MAT 534 Fall 2005

GROUP PROJECTS

1. __Background __

The goal of the project is different than that of homework problems. The
project is a research assignment that has a general goal, but may not have a
clear answer. You are supposed to use the knowledge acquired in class, to think
about the problem for several days, to ask new questions and to try to answer
them, to stir your imagination, and to search for suitable references. Start as
soon as possible, and let your subconscious work for you. Solutions will come
to you at the strangest times!

Each project will be based on one of the Explorations at the end of Chapter
11, 12, or 13 of your text.
The description given in each Exploration section includes a list of
questions but since the project is not a homework assignment, do not simply
hand in a list of solutions to each question. Use these questions to guide your investigation of the
problem.

2. __Written
progress report:__ * *

This will be a short report on your progress. Include any unexpected problems and how you have resolved or are planning to resolve them. This report does not need to be any longer than one (typed) page.

You and your partner will give a presentation on your work. Presentations should be 15-20 minutes long with about 5 minutes for questions.

The presentation
should follow this outline

I.
Problem description. In your own words expand the description given in your
book. This should take 2-3 slides and your goal should be to motivate why one
would want to study this problem.
For example, justify the equations, describe what type of phenomena they
describe and outline the questions you intend to answer or explore in your project.

II. Approach. Do not spend a lot of time going through the math but outline the approaches or methods you used from class (or outside of class) to study your problem. This should take 2-3 slides.

III. Results. You may want to show a lot of graphs or tables at this point but make sure there is a summary slide which lists your conclusions about the graphs or tables. Do not show a table or graph unless it explains a point you want to make or one of your conclusions.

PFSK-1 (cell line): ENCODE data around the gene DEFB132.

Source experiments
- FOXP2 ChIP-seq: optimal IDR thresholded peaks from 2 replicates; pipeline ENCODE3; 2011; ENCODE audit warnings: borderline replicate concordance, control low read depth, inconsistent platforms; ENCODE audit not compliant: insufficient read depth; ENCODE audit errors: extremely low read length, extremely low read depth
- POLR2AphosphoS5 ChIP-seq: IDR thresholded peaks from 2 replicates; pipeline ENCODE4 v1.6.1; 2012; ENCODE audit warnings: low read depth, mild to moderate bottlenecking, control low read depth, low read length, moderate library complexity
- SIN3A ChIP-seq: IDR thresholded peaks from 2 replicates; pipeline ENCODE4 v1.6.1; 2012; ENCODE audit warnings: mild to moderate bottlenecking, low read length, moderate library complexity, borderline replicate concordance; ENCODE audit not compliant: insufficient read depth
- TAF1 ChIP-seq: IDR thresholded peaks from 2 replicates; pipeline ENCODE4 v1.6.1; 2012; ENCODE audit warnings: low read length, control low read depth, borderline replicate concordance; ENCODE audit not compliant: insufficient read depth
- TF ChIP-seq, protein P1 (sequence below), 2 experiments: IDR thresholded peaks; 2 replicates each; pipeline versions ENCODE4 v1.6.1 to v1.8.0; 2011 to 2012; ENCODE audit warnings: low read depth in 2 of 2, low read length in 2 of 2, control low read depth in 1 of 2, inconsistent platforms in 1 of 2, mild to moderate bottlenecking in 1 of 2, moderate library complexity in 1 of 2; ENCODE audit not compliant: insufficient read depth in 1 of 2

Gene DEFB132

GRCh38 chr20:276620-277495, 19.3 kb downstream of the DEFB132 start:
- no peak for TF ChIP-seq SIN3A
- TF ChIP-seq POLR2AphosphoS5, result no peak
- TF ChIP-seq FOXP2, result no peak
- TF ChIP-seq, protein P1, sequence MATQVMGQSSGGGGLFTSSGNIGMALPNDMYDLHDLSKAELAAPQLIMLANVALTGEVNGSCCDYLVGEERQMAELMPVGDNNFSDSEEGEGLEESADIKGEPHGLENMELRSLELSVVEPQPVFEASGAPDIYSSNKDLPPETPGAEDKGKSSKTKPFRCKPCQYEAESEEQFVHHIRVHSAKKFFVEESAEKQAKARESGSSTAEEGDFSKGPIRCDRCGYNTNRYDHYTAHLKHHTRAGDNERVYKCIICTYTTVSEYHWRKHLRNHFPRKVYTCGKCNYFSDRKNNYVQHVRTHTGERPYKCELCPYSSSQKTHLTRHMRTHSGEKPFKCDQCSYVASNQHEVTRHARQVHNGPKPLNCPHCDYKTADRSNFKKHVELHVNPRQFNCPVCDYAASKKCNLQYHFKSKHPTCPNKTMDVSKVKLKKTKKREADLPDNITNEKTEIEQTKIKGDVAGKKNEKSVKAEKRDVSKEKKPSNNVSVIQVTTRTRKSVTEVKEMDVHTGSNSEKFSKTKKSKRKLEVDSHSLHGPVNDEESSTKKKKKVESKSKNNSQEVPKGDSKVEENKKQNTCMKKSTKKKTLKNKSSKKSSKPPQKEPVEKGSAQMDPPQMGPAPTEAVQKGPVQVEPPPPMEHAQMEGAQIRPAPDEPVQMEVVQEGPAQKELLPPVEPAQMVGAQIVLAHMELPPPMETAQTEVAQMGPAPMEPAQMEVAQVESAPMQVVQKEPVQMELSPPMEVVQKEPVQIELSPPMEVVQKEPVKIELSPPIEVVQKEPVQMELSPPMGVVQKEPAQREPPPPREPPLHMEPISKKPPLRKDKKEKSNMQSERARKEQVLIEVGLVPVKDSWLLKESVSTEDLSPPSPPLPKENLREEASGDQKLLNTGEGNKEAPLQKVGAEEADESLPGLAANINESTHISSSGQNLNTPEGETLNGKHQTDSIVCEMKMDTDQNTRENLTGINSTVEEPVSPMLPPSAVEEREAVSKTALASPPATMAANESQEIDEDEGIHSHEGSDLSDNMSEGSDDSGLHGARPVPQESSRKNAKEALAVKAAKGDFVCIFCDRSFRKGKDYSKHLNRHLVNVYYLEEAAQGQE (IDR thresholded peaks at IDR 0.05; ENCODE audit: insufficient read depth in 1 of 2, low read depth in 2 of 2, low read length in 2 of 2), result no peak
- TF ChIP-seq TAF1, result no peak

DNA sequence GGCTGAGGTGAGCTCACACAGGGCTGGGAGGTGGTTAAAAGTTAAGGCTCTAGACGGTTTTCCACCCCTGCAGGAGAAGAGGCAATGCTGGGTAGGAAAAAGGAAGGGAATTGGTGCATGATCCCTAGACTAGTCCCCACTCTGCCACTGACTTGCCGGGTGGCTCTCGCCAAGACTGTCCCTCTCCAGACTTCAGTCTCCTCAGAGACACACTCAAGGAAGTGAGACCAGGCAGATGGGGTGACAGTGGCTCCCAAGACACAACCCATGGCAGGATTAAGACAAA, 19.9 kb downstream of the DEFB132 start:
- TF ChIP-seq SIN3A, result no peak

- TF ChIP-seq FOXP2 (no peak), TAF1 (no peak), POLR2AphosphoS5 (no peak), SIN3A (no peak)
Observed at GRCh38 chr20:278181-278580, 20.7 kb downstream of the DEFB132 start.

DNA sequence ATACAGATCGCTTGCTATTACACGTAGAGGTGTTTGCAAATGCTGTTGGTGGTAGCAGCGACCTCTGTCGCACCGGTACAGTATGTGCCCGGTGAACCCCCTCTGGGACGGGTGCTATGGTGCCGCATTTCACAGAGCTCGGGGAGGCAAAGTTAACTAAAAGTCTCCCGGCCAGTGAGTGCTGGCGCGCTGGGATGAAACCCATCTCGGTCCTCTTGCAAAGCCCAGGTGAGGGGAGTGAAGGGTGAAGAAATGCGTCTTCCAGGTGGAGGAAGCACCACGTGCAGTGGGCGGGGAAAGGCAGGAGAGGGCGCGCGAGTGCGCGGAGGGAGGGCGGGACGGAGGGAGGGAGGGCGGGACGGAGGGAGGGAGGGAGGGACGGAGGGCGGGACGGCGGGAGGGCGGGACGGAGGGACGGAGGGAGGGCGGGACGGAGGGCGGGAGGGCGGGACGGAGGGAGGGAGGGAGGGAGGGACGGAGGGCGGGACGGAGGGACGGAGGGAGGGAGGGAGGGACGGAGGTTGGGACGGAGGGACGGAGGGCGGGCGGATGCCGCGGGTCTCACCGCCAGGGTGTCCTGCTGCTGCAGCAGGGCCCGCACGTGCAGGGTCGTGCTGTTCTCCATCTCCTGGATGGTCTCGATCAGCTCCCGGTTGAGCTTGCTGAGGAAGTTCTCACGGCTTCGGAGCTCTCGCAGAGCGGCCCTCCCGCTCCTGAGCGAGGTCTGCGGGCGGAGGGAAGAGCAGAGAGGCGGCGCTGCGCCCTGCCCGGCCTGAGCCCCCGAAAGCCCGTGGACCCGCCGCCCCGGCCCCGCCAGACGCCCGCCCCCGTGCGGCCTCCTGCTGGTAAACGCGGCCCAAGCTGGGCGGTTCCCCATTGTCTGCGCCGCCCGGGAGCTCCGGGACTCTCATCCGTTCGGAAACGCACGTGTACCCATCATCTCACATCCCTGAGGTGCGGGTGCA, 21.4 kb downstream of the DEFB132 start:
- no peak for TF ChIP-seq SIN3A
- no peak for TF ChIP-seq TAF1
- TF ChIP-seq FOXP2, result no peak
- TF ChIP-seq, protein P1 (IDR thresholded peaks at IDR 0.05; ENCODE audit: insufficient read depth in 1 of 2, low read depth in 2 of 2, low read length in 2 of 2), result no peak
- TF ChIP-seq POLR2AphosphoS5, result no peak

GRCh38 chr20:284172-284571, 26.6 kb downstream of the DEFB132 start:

Some general
suggestions:

a. Make the presentation simple, and do not include too many details. If someone is interested in your work, they can read the full report.

b. Realize that your audience is the other members of the class.

c. Do not put up a slide with very complicated drawings or millions of numbers. Less is more.

d. Begin with a slide containing the title of the project, and the names of the people in the group.

e. Use a large font, or write large enough so people can see in the back of the room. I would use no more than 12 lines per slide.

The final
research paper should include an introduction, methods, results, and discussion
section accompanied by tables and graphs illustrating your results. Follow the basic instructions I gave
above for the oral presentation.
In addition, use complete sentences, good grammar and correct
punctuation in your mix of equations, formulas and prose. Your report should be
written in such a way that it can be read and understood by anyone who knows
the material in this course. You will be graded on your written presentation as
well as the mathematical content.

A one-page executive summary or abstract should also be included at the
beginning of the report. Write this in non-technical language for the reader
who has an interest in the research question but does not have any technical
training. It must state briefly: (1) the research question and why it is
important; (2) the methods used to study the question; (3) the findings and
what they mean; and (4) what action you recommend on the basis of your
findings.